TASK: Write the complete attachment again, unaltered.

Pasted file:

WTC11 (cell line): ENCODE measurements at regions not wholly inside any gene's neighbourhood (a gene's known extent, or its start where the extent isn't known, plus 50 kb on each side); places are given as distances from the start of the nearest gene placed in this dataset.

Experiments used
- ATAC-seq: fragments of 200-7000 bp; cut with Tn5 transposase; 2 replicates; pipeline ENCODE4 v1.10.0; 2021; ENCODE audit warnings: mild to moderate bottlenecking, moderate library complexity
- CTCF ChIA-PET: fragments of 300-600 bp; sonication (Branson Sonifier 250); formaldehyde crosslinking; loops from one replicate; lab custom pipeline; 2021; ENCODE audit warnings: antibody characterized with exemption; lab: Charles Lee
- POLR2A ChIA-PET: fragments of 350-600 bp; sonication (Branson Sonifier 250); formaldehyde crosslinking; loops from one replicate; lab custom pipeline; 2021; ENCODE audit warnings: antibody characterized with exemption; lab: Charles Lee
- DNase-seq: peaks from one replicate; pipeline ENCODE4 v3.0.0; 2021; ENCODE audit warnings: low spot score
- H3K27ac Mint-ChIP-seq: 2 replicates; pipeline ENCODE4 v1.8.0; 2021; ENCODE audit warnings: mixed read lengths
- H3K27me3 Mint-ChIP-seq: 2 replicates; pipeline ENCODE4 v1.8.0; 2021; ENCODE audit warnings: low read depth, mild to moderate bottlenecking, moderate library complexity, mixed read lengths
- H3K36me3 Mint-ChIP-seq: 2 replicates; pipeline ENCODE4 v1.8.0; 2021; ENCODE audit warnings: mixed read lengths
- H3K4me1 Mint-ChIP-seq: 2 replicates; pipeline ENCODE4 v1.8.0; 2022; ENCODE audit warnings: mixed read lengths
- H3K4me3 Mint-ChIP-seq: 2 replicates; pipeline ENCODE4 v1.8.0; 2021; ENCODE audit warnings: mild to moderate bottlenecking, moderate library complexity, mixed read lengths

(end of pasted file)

WTC11 (cell line): ENCODE measurements at regions not wholly inside any gene's neighbourhood (a gene's known extent, or its start where the extent isn't known, plus 50 kb on each side); places are given as distances from the start of the nearest gene placed in this dataset.

Experiments used
- ATAC-seq: fragments of 200-7000 bp; cut with Tn5 transposase; 2 replicates; pipeline ENCODE4 v1.10.0; 2021; ENCODE audit warnings: mild to moderate bottlenecking, moderate library complexity
- CTCF ChIA-PET: fragments of 300-600 bp; sonication (Branson Sonifier 250); formaldehyde crosslinking; loops from one replicate; lab custom pipeline; 2021; ENCODE audit warnings: antibody characterized with exemption; lab: Charles Lee
- POLR2A ChIA-PET: fragments of 350-600 bp; sonication (Branson Sonifier 250); formaldehyde crosslinking; loops from one replicate; lab custom pipeline; 2021; ENCODE audit warnings: antibody characterized with exemption; lab: Charles Lee
- DNase-seq: peaks from one replicate; pipeline ENCODE4 v3.0.0; 2021; ENCODE audit warnings: low spot score
- H3K27ac Mint-ChIP-seq: 2 replicates; pipeline ENCODE4 v1.8.0; 2021; ENCODE audit warnings: mixed read lengths
- H3K27me3 Mint-ChIP-seq: 2 replicates; pipeline ENCODE4 v1.8.0; 2021; ENCODE audit warnings: low read depth, mild to moderate bottlenecking, moderate library complexity, mixed read lengths
- H3K36me3 Mint-ChIP-seq: 2 replicates; pipeline ENCODE4 v1.8.0; 2021; ENCODE audit warnings: mixed read lengths
- H3K4me1 Mint-ChIP-seq: 2 replicates; pipeline ENCODE4 v1.8.0; 2022; ENCODE audit warnings: mixed read lengths
- H3K4me3 Mint-ChIP-seq: 2 replicates; pipeline ENCODE4 v1.8.0; 2021; ENCODE audit warnings: mild to moderate bottlenecking, moderate library complexity, mixed read lengths